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Inflation in Nigeria hits 17-year high

Annual inflation in Nigeria, Africa’s largest economy, rose sharply in July due to rising energy, transportation and food costs, along with a decline in the value of the naira currency.

The National Bureau of Statistics said inflation rose to 19.6 percent in July for the sixth straight month this year, from 18.6 percent in June and the highest level since September 2005.

The latest increase means inflation is now double the Central Bank of Nigeria’s target of 9 percent and raises the prospect of another rate hike next month.

The statistics office pointed to an increase in the price of gas and fuel, as well as air and road transport costs, along with food prices. Food inflation rose to 22 percent, driven by an increase in the cost of bread and cereals, as well as other food products such as potatoes, yam, meat, fish, oil and fat.

In a sign that price pressures are broadening, core inflation, which excludes changes in volatile food and energy products, has accelerated to 16.3 percent.

The central bank has raised interest rates by 250 basis points to 14 percent since May. Policy makers will meet on September 26.

Razia Khan, chief economist for Africa and the Middle East at Standard Chartered bank, said Nigeria may have fewer tools to fight rising inflation than other countries.

“The action [tightening of monetary policy] continues to be overshadowed by increased reliance on government funding from the central bank,” Khan said, referring to the Nigerian government’s announcement earlier this month that it owed $47 billion to its central bank, according to an report by the country’s budget department.

The money is owed to the central bank as part of the so-called Ways and Means Advance, a law contained in the central bank law that allows the monetary guardian to fund the government when it experiences a shortfall in revenue.

Nigeria’s official oil revenues have not risen despite the surge in oil prices following the Russian invasion of Ukraine. Theft, pipeline vandalism, years of underinvestment in infrastructure and the rising cost of petroleum subsidies have prevented the country from benefiting.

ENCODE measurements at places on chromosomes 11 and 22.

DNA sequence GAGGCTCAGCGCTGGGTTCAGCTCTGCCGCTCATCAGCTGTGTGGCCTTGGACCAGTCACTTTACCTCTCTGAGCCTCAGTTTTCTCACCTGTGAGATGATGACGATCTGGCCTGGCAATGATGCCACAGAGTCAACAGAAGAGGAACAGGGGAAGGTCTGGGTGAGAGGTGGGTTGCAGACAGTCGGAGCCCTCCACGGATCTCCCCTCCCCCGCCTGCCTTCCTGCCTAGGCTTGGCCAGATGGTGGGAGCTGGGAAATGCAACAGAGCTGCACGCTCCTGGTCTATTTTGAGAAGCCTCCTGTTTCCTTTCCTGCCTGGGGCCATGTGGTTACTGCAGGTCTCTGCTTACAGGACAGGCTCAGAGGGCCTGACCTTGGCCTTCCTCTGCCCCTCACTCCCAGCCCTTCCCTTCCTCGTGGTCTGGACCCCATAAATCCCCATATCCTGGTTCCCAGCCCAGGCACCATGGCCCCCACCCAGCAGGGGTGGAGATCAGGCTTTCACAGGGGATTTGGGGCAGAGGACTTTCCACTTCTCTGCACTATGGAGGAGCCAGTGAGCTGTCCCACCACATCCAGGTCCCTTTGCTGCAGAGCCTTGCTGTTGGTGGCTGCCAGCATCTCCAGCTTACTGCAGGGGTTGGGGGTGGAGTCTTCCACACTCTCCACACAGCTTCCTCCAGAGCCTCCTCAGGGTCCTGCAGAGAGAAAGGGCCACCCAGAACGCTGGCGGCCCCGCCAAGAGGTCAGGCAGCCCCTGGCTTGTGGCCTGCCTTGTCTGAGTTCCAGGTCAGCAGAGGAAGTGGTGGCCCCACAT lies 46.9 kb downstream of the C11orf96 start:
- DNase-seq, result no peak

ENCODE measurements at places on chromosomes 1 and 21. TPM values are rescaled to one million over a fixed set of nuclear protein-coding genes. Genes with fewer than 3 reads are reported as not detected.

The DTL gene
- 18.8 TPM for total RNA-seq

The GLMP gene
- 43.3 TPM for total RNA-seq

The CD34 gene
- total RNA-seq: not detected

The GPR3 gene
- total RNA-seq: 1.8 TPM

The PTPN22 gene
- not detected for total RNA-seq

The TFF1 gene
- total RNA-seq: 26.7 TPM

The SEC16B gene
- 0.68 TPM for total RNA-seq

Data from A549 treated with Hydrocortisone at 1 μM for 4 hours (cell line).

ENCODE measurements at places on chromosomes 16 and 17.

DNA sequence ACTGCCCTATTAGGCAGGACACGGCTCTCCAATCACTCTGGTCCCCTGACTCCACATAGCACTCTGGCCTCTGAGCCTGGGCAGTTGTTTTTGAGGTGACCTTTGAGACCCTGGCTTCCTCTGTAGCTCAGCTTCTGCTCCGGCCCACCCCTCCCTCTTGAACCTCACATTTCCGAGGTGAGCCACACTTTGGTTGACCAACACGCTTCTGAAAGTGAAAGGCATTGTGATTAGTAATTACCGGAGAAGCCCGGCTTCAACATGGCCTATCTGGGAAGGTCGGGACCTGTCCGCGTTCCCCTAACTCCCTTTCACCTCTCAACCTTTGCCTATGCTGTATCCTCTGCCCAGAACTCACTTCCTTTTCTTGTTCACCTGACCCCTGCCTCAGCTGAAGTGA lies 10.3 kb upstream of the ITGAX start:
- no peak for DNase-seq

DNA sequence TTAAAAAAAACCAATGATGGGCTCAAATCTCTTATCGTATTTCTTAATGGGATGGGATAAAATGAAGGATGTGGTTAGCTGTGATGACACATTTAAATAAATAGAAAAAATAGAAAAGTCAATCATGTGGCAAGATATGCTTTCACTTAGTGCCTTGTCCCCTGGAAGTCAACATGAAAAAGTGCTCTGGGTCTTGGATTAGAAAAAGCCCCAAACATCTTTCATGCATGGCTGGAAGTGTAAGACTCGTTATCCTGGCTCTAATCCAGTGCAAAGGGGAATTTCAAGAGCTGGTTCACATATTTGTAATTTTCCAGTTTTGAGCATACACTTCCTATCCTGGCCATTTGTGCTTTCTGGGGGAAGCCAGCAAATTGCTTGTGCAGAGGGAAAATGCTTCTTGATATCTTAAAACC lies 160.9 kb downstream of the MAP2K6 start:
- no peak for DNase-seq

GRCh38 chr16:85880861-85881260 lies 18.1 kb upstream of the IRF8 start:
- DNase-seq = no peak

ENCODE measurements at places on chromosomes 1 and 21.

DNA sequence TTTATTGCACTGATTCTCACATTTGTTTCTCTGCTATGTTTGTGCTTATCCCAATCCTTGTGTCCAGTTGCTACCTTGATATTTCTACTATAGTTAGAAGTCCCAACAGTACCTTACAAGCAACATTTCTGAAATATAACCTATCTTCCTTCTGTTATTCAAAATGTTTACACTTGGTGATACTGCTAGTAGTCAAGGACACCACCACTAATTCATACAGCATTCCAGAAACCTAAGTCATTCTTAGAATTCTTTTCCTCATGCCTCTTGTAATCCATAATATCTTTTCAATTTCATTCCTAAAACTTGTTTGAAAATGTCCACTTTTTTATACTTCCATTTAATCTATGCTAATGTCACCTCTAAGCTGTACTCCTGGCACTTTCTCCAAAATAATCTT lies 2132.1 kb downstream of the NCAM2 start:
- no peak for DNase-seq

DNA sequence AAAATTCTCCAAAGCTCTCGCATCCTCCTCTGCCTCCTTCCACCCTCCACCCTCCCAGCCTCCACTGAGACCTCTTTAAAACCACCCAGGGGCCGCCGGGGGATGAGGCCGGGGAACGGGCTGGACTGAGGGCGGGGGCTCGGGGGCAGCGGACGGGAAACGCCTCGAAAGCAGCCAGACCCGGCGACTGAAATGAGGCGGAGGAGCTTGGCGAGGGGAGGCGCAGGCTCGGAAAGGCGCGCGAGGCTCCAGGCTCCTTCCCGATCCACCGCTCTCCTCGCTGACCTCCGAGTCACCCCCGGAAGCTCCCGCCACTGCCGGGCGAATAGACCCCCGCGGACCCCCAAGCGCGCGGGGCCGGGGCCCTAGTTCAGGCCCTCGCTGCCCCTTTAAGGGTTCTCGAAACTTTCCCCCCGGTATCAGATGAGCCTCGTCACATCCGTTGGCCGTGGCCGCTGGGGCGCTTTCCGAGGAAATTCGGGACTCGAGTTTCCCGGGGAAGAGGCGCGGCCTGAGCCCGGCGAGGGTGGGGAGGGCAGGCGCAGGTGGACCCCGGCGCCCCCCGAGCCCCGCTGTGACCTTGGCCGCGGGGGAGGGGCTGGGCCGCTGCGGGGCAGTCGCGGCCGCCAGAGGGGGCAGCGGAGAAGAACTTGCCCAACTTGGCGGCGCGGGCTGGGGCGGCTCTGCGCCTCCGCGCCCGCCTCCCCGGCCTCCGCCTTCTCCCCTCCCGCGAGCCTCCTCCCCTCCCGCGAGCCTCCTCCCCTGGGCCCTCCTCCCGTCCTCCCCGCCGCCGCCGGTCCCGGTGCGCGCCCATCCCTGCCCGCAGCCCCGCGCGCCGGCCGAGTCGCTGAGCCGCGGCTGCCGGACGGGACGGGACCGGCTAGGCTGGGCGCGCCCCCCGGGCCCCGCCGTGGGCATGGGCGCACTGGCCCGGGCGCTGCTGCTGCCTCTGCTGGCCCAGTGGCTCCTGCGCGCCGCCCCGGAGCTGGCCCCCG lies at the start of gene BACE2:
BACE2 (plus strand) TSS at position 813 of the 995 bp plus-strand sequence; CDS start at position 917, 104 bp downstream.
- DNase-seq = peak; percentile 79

Nigeria’s economy is import dependent and relies heavily on the US dollar. But importers are struggling to access dollars due to strict restrictions.

The central bank stopped selling dollars to retail forex traders in July 2021 to ease pressure on its dollar reserves and support artificially low exchange rates. The naira is reported to be between 10 and 20 percent overvalued against the dollar. The central bank’s lack of dollar money has increased the cost of importing goods, forcing companies to raise prices.

“Until the official forex markets see increased turnover, the difficult-to-regulate parallel market, itself prone to overruns, will continue to play a disproportionate role in pricing behavior,” Khan said.

Most importers have access to dollars on the black market, where the currency is traded freely. Due to high demand and limited supply, the naira has fallen to historic lows against the greenback in recent months. The central bank says the demand from manufacturers is high and because Nigerians want to pay school and hospital costs abroad.

Inflation is expected to climb to more than 20 percent next month, according to Michael Famoroti, head of intelligence at Lagos-based company Stears.

The economy and rising insecurity will be key campaign themes when presidential candidates officially begin balloting in September to replace term-bound Muhammadu Buhari as Nigeria’s president. Elections will be held in February.

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